The Framework for Action is a critical step forward. While the framework is not technically binding under international law, it is a high level, actionable political commitment by Arctic states that recognizes their heightened responsibility to reduce emissions from within and near the region that have a greater warming impact. And crucially, the framework includes the major operational elements of effective international agreements: reporting of national emissions inventories and national actions to reduce emissions; setting of an ambitious, aspirational regional emissions reduction goal for black carbon; and establishing an ongoing expert group to measure regional emissions and identify conclusions and recommendations to further enhance reductions in the future.
I was privileged to represent the Arctic Athabaskan Council (AAC) at the task force that negotiated the Framework for Action. The AAC is one of six indigenous organizations that were granted a special observer status at the council when it was formed. These organizations, known as “Permanent Participants,” have full voice to participate in negotiations and deliberations on a par with sovereign states, although no vote at the end of the day. So the AAC can negotiate head on with Arctic countries around the table advocating for a strong agreements and effective implementation.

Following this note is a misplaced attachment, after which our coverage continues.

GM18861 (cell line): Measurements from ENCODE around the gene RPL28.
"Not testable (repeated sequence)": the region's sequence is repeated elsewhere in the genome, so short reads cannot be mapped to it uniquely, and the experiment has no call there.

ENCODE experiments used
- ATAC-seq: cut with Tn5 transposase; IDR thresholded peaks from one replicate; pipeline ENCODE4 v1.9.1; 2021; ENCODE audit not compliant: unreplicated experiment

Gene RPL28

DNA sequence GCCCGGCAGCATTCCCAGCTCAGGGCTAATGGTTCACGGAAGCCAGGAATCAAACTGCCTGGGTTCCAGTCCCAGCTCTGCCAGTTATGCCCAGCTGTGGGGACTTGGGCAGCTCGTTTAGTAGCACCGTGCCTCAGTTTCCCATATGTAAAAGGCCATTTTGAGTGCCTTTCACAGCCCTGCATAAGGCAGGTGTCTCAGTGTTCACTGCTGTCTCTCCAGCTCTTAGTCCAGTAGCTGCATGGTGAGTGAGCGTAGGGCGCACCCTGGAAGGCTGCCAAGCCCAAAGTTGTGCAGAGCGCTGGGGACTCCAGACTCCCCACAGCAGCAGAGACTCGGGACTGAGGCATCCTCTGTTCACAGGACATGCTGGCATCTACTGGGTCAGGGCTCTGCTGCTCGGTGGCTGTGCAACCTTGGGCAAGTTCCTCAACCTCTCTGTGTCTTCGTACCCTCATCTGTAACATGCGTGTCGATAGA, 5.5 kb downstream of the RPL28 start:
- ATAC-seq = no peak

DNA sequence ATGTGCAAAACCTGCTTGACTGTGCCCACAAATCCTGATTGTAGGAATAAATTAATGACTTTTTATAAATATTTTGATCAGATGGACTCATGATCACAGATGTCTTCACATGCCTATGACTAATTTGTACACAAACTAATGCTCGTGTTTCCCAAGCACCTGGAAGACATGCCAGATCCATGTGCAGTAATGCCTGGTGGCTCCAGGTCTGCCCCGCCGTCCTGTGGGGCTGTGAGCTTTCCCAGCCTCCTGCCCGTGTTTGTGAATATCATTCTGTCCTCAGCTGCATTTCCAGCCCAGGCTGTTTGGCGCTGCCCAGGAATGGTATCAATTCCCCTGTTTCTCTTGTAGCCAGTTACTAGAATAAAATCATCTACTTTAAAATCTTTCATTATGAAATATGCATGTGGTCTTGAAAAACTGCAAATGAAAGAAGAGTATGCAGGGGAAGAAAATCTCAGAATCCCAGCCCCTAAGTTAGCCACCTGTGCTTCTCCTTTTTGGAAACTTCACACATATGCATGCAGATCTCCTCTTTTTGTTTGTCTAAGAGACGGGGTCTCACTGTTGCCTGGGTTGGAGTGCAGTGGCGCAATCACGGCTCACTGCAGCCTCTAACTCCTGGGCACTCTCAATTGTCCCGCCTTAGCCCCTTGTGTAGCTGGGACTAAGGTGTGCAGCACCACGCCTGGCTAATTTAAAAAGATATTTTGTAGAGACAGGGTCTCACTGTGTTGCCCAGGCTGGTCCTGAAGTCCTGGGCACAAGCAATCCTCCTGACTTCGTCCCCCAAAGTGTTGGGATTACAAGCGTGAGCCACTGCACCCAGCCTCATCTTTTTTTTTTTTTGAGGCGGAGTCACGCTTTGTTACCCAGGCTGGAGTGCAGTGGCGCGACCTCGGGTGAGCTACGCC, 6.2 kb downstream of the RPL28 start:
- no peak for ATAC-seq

Earthjustice’s relationship with the AAC started four years ago. It asked us to draft a petition to the InterAmerican Commission on Human Rights asserting that black carbon emissions reductions were necessary to safeguard the human rights of Athabaskan communities who were being undermined by accelerated Arctic warming and melting.
Athabaskan communities stretch from Alaska through the Yukon to the Northwest Territories and are all experiencing the often devastating effects of accelerated Arctic warming on a daily basis. We interviewed dozens of Athabaskan leaders and elders for the petition. The observations that they shared with me were human accounts of the grim scientific headlines. And eerily affecting/poetic/moving….